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Fnatic out and G2 on the ropes following LEC Spring Playoffs upsets

The two most dominant teams in European League of Legends history face unprecedented challenges in the 2021 Spring Split Playoff tournament.

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This past weekend saw players from the European LEC League of Legends esports championships return in-person to the studio in Berlin, playing live on stage for the first time since Covid-19 precautions moved play online and teams to their respective team houses in early 2020. Though still playing to an empty room the return to offline, on-stage play has had some interesting effects on the spring split playoff tournament so far.

Though they were able to see off SK Gaming in the first best of 5 match of playoffs 3-1, Fnatic have since been eliminated from the tournament, going down 0-3 to Schalke 04 in a stunning upset this past weekend. Since eliminated themselves, Schalke 04 put in a strong performance in the latter part of the year that may allay fears that their parent organisation, the German soccer team for who they are named, may be forced into the sale of their League of Legends franchise for financial reasons.

The loss means for the first time since 2016 Fnatic finish outside the top 4 teams in European competitive play.

For a team used to winning multiple European League of Legends titles, frequently representing Europe at the World’s Championship, and even taking home the inaugural world title in 2011 (they remain the only European outfit to so so), the early elimination and the decisive manner in which they were shut out must be difficult to accept.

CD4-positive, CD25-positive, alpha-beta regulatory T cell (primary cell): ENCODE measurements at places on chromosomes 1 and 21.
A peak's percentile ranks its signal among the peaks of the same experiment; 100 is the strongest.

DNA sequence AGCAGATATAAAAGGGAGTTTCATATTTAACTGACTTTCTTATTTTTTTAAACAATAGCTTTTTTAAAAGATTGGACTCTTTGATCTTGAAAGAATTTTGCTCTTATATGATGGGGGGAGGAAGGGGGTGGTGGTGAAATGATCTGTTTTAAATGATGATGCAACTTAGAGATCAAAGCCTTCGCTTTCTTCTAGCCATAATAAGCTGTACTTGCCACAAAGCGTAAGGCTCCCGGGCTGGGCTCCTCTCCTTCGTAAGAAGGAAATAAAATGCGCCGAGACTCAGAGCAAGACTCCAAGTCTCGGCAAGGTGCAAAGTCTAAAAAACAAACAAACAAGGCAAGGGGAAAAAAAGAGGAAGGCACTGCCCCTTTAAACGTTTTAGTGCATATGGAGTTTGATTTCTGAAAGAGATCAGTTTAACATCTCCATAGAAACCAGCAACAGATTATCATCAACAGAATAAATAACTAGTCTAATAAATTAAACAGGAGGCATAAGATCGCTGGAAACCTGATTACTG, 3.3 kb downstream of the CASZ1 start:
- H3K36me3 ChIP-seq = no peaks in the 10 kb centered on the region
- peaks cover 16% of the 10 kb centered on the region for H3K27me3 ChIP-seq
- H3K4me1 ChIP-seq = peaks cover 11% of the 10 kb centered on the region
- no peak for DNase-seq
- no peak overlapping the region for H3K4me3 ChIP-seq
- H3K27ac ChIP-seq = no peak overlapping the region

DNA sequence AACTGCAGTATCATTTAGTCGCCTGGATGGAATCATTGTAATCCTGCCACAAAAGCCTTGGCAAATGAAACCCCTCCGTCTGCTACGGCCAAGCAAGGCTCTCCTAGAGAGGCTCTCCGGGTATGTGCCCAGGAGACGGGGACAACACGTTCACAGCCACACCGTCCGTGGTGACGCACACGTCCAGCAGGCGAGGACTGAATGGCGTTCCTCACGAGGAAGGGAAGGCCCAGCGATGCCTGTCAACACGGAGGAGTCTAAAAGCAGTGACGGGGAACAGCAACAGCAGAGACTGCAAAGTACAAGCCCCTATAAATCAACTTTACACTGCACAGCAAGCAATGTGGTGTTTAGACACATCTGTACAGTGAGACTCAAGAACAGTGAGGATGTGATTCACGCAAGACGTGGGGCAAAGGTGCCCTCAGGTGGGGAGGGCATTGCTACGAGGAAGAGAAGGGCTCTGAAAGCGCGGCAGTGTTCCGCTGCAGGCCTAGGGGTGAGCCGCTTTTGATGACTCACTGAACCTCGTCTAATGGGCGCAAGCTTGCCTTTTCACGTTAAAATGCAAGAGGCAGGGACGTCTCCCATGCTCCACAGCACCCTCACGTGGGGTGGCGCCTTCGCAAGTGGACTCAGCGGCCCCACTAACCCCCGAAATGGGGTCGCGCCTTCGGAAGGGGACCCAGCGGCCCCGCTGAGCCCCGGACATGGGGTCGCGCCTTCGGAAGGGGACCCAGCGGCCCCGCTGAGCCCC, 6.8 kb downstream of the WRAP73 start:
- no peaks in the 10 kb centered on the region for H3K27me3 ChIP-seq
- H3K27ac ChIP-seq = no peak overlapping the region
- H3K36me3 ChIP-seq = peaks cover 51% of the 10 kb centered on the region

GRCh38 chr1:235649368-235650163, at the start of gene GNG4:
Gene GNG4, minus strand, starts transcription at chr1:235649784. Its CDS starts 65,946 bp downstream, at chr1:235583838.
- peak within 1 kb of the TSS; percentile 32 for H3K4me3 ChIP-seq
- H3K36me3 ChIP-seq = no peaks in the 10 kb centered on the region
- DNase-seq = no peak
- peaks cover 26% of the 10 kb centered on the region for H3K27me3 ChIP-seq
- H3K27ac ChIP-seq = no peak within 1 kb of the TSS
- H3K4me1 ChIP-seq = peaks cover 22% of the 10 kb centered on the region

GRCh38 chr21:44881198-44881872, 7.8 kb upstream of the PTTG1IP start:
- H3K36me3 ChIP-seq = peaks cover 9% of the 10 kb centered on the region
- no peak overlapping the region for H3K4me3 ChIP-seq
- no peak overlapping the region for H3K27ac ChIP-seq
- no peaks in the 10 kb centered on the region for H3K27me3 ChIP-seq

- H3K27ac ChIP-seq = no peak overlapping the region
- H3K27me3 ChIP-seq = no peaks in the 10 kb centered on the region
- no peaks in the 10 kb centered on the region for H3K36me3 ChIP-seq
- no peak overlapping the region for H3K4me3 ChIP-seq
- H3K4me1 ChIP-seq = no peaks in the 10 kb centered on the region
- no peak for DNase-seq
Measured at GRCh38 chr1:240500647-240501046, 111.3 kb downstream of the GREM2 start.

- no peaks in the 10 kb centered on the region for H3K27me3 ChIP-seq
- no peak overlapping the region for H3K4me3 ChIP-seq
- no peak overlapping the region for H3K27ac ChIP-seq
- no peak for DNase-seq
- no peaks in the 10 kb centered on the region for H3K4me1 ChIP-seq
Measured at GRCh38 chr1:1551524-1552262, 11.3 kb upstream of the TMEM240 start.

That difficulty might be tempered by some schadenfreude at seeing their rivals and successors for most-dominant EU League team, G2 Esports, face their own playoff difficulties despite having recently deprived Fnatic of some of their own top talent.

The last two years of pro play have seen G2 poach both prodigious young midlaner Rasmus ‘Caps’ Winther and longtime Fnatic stalwart and legendary ADC Martin ‘Rekkles’ Larsson from Fnatic in an attempt to consolidate their power and hope to challenge the dominance of the Chinese LPL and Korean LCK teams at World’s.

It may not be a winning strategy for them, as following dominance during the regular season they have only managed to scrape past Schalke 04 3-2 and lose to a resurgent MAD Lions 1-3 in post-season play to date. The double-elimination nature of the tournament bracket and G2’s high seeding following their excellent run in in-season play means they are not out, but now have to face a dangerous Rogue team before they would then once again match up with a MAD Lions team making it to their first playoff finals and that has recently bested G2.

Rogue and MAD have both emerged in just the last few seasons of play as legitimate heirs to the throne in EU League of Legends. Though both have a long way to go in terms of European titles and international accomplishments, with one of the ‘Kings of Europe’ out and another struggling, it may be time for a changing of the guard in the LEC.

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